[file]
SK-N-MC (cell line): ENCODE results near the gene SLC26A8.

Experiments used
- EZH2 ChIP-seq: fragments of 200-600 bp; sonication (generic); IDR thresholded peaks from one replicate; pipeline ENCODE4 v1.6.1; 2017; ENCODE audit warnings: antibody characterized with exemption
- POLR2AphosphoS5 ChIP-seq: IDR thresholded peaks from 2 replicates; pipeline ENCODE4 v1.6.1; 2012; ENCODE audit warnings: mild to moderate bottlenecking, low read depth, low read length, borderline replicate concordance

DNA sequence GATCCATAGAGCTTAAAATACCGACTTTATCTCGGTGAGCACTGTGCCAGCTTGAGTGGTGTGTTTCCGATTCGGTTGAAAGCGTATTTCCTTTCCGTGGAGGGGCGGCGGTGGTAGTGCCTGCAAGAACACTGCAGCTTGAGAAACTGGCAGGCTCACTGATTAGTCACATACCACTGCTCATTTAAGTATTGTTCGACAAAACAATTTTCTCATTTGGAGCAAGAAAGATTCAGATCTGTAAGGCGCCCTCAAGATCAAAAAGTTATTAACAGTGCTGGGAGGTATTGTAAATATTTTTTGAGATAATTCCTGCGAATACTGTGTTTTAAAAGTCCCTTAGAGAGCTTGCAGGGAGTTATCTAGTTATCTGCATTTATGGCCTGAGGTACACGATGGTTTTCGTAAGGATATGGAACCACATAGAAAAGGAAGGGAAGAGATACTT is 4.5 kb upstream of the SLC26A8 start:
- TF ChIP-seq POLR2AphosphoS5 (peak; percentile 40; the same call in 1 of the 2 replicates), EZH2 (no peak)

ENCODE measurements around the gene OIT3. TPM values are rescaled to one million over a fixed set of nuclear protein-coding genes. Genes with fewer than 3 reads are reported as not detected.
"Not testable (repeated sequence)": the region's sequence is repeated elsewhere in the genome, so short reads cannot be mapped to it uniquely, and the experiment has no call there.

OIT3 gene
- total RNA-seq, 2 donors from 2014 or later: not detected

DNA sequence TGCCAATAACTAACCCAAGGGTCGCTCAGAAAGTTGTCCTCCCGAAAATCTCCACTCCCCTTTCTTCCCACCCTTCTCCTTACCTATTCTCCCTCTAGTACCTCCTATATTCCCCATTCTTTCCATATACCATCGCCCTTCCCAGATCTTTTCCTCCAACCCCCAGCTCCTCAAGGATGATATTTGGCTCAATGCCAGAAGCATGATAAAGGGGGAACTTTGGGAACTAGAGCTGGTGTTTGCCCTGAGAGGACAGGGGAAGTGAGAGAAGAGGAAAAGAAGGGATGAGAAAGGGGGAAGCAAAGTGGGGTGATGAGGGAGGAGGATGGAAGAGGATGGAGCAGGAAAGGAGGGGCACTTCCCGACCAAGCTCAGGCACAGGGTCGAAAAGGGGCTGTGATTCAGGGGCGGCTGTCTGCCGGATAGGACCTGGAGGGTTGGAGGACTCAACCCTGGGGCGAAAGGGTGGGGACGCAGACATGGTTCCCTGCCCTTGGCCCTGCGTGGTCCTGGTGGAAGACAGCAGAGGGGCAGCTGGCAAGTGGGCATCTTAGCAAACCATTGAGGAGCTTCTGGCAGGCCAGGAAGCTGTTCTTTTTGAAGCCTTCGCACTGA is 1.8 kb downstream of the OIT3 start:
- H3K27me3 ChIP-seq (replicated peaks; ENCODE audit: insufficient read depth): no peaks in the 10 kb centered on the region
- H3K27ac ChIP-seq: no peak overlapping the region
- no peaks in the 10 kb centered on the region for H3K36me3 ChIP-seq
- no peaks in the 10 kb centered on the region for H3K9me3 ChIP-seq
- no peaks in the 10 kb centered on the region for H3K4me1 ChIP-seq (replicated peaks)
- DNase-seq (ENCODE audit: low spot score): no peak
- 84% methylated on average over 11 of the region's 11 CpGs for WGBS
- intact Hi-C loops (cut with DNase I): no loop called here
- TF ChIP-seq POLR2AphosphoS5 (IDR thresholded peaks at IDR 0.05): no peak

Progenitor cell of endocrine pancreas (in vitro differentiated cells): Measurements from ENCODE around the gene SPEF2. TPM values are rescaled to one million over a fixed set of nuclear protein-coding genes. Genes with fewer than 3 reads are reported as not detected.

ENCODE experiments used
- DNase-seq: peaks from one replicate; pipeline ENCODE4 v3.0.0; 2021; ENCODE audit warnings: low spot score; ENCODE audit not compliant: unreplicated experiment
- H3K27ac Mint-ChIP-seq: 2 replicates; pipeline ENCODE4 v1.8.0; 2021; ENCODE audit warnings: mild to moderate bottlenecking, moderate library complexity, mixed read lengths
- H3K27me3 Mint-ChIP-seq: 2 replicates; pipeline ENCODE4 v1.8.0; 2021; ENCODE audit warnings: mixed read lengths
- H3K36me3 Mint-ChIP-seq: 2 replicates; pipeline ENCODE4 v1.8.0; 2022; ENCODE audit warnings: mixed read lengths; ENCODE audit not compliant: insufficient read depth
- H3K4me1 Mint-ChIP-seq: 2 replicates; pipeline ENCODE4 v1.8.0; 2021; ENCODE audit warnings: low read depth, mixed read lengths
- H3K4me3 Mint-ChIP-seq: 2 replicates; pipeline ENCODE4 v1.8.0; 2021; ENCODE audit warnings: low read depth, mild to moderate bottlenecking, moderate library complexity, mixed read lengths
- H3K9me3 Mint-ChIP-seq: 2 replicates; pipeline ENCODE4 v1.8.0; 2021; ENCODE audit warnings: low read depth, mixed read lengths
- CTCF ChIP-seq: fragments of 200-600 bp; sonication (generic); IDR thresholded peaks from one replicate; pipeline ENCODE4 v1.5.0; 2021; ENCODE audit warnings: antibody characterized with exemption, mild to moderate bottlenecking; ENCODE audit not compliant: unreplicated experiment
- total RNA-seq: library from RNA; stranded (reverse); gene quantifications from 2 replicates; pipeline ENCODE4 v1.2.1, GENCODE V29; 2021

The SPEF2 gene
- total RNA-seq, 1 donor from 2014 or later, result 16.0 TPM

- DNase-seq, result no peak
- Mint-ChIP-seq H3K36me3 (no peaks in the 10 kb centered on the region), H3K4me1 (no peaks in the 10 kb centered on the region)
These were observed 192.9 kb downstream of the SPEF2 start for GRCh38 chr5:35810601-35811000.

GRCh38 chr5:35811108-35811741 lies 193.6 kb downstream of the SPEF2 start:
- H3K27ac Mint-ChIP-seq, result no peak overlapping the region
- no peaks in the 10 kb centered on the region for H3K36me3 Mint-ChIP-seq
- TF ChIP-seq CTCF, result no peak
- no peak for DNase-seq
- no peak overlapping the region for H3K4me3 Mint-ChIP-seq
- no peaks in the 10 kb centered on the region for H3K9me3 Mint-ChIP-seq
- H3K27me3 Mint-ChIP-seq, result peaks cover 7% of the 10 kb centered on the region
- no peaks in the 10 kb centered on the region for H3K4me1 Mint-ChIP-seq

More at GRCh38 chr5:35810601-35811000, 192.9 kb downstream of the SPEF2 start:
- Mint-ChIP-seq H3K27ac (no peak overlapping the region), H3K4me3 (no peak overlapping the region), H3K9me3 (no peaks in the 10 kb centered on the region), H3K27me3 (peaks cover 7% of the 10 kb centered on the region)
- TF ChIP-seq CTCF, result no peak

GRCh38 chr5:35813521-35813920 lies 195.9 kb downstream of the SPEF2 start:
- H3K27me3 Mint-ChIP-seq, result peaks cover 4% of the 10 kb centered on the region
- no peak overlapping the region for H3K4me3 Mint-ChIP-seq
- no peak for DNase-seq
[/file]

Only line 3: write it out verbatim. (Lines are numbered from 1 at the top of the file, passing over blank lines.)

- EZH2 ChIP-seq: fragments of 200-600 bp; sonication (generic); IDR thresholded peaks from one replicate; pipeline ENCODE4 v1.6.1; 2017; ENCODE audit warnings: antibody characterized with exemption